Pensacola Shooting Begs the Question, How Long Can US-Saudi Alliance Last?
The recent Pensacola shooting at a U.S. naval base by a Saudi lieutenant is a reminder of the dangers of U.S. Middle East policy.
The brutal shooting at a U.S. Naval Base in Pensacola, Florida last week involving a Saudi lieutenant in the Saudi Royal Air Force raises questions, once again, about the U.S.-Saudi Arabian alliance and U.S. interventionist policies in the Middle East. The shooting suggests even Saudi nationals are growing weary of the pro-interventionist policies shared by the U.S. and Saudi Arabia.
On December 6, a Saudi national identified as Mohammed Alshamrani opened fire in the Pensacola Naval Base, where he was participating in a training program sponsored by the Pentagon and in coordination with Saudi Arabia. The deadly shooting killed four (including the shooter who was killed by a local sheriff) and wounded eight. The fatal incident took place just two days after a shooting at a base in Pearl Harbor.
The Department of Defense suspended military training for all Saudi trainees in the U.S. until further notice is announced, meaning that the suspension will ground more than 300 Saudi aviation students, The Guardian reported.
“A safety stand-down and operational pause commenced Monday for Saudi Arabian aviation students,” said Lieutenant Andriana Genualdi, a Navy spokeswoman, as NBC wrote.
The Federal Bureau Investigation (FBI) announced Sunday it is investigating the case and operating under the presumption that the shooting was an act of terrorism and the culprit acted by himself. The FBI’s announcement came a day after Secretary of Defense Robert Esper said he could not call the attack an “act of terrorism”.
More than 5,000 trainees from 153 countries participate in military training in the U.S., with 852 of them from Saudi Arabia. Pensacola Naval Base is one of the 150 military facilities that provide training to foreign military officers annually.
Alshamrani was one of the Saudi participants who started a three-year training program in August 2017. The course included basic aviation, piloting and English. All international students’ backgrounds are strictly screened for support of terrorism, involvement in drug trafficking, or other crimes before joining the program.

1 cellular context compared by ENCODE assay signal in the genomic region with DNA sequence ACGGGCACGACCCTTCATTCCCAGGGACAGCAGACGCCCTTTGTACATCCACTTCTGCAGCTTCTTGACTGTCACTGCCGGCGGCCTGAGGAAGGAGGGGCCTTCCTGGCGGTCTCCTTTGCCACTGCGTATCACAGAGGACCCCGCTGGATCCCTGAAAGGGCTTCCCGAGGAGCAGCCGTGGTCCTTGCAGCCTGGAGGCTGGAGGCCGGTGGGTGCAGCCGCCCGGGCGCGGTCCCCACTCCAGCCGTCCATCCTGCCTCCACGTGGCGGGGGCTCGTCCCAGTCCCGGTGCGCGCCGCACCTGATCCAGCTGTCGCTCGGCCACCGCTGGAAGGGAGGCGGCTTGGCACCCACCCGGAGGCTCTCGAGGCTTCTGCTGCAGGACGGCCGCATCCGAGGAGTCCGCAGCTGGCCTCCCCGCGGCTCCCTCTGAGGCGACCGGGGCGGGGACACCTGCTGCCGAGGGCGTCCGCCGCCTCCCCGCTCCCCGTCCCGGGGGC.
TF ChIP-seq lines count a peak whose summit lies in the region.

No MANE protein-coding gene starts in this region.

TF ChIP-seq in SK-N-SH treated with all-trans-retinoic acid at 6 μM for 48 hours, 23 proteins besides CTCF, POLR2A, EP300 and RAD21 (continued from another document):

US – Saudi Relationship
When President Trump’s fellow Republican politicians condemned the Pensacola shooting as an act of terrorism and called for the suspension of the training, Trump was quick to defend Saudi Arabia as a close U.S. ally, describing how Saudi Arabia’s crown prince Mohammed bin Salman was shocked and devastated by the Pensacola incident.
“They are devastated in Saudi Arabia. And the king will be involved in taking care of families and loved ones. He feels very strongly. He’s very, very devastated by what happened and what took place. Likewise, the crown prince. They are devastated by what took place in Pensacola,” the President told reporters.
Trump’s response is unsurprising given the long allied history of the U.S. and Saudi Arabia. Unlike Iran and the U.S.’ volatile relationship, the U.S. and Saudi Arabia have long been fervent allies (an alliance first formed under Nixon) thanks to a bond over oil, weapons and shared Middle East goals.
Both Saudi and the U.S. try to block Iran’s influence in the Middle East and see Tehran as the primary threat in the world’s most volatile region. Recently, Washington and Riyadh accused Tehran of masterminding a drone attack on a Saudi oil facility last September despite Houthi claims of responsibility for the attack.
In response to the oil facility attack, the U.S. agreed to send more troops to Saudi Arabia at the kingdom’s request. The Pentagon said it has deployed around 3,000 additional troops to the oil-producing nation since September 2019.
Is Saudi Arabia Really an Ally?